Charlie Alfred’s Weblog

September 6, 2009

SCRUM and Architecture – Do they mix?

Filed under: Uncategorized — charliealfred @ 9:08 pm

SCRUM is a popular agile development methodology that was first popularized in the early 1990’s by Ken Schwaber and others.  It features short (2-3 week) development sprints, development team accountability, and separation of the chickens (management stakeholders) from the pigs (developers).

Software architecture is a high-level approach to the conception of a system.  It was initialy popularized in the mid 1980’s by the writings of David Garlan and Mary Shaw.  The Software Engineering Institute (SEI), affiliated with  Carnegie Mellon University has been a major force in spreading the software architecture mantra.  Today, virtually every software development group of 12 people or larger has a software architect on staff.

However, during the past 20 years, SCRUM and Software Architecture have lived a somewhat tenuous existence.  Like other agile methods (such as XP), SCRUM is not a believer in big design efforts up front.  Planning mainly consists of choosing a team, and capturing and prioritizing a number of user stories.  From that point, the development team and product manager select the set of stories to work on during each sprint, and the developers figure out how to design the solution.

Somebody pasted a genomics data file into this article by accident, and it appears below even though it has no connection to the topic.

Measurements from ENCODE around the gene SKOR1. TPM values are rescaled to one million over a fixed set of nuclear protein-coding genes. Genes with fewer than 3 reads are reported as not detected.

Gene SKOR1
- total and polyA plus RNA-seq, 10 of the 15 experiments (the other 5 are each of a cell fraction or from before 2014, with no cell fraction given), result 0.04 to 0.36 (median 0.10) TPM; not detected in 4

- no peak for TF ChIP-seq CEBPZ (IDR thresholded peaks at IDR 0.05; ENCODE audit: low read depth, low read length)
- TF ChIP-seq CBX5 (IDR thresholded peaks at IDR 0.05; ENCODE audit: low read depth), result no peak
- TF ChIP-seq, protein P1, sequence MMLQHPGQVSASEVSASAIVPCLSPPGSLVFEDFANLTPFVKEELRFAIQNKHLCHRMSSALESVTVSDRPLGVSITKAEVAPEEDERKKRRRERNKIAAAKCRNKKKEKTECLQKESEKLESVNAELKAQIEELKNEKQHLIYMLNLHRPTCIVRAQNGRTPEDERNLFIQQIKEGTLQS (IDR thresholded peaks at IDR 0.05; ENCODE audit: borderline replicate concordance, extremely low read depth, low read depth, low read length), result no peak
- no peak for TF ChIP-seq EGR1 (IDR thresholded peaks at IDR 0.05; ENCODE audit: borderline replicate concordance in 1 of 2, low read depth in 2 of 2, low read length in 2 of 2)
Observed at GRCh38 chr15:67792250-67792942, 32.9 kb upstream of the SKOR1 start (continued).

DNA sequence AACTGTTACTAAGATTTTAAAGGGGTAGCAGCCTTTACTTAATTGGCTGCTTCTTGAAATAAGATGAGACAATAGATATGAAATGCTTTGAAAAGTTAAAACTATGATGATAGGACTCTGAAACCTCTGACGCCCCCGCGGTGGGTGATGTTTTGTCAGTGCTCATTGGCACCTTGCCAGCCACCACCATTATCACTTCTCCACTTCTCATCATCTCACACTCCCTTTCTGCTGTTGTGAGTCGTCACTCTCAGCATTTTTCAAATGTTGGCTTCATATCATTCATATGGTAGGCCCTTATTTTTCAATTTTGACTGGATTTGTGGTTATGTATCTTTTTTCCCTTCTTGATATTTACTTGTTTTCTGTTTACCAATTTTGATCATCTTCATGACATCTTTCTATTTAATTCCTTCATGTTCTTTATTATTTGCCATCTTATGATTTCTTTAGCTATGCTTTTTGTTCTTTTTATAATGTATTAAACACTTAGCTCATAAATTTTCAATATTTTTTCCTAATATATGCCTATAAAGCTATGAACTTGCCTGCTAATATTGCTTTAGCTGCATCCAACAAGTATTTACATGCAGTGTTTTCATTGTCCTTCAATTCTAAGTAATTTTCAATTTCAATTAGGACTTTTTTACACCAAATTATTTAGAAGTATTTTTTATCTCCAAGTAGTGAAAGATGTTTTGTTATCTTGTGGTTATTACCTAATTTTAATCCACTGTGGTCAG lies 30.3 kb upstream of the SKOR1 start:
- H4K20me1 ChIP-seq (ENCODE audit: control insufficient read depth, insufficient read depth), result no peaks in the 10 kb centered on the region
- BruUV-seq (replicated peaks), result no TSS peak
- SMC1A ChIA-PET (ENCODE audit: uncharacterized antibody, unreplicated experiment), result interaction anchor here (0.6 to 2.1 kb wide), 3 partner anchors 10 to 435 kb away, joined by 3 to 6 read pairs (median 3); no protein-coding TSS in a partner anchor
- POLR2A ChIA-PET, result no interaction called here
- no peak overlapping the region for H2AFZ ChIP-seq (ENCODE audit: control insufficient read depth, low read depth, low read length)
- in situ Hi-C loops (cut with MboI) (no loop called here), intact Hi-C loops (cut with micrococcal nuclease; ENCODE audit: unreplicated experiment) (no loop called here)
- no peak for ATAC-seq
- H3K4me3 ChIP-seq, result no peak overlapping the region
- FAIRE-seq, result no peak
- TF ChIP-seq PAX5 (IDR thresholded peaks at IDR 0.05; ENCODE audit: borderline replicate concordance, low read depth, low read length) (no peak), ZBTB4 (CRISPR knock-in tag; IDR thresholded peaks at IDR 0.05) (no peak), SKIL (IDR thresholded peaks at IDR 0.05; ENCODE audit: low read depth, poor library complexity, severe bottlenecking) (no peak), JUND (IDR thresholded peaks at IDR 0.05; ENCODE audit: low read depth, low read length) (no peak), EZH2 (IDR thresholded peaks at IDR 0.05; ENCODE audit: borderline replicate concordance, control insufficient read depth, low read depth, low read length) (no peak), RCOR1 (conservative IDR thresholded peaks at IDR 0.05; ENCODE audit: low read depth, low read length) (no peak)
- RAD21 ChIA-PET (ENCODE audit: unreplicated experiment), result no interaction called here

The SCRUM methodology is intended to have fast reaction times to changes in  requirements or priorities.  During a sprint, no course changes are permitted, but between sprints, anything goes.  If the changes are significant, the development team relies on refactoring existing software and leveraging automated unit tests to ensure no regressions.

This article (located at https://charliealfred.wordpress.com/scrum-and-architecture-partners-or-adversaries/) explores the relationship between SCRUM  and Software Architecture, primarily from the perspective of a recent project that tried to blend both.

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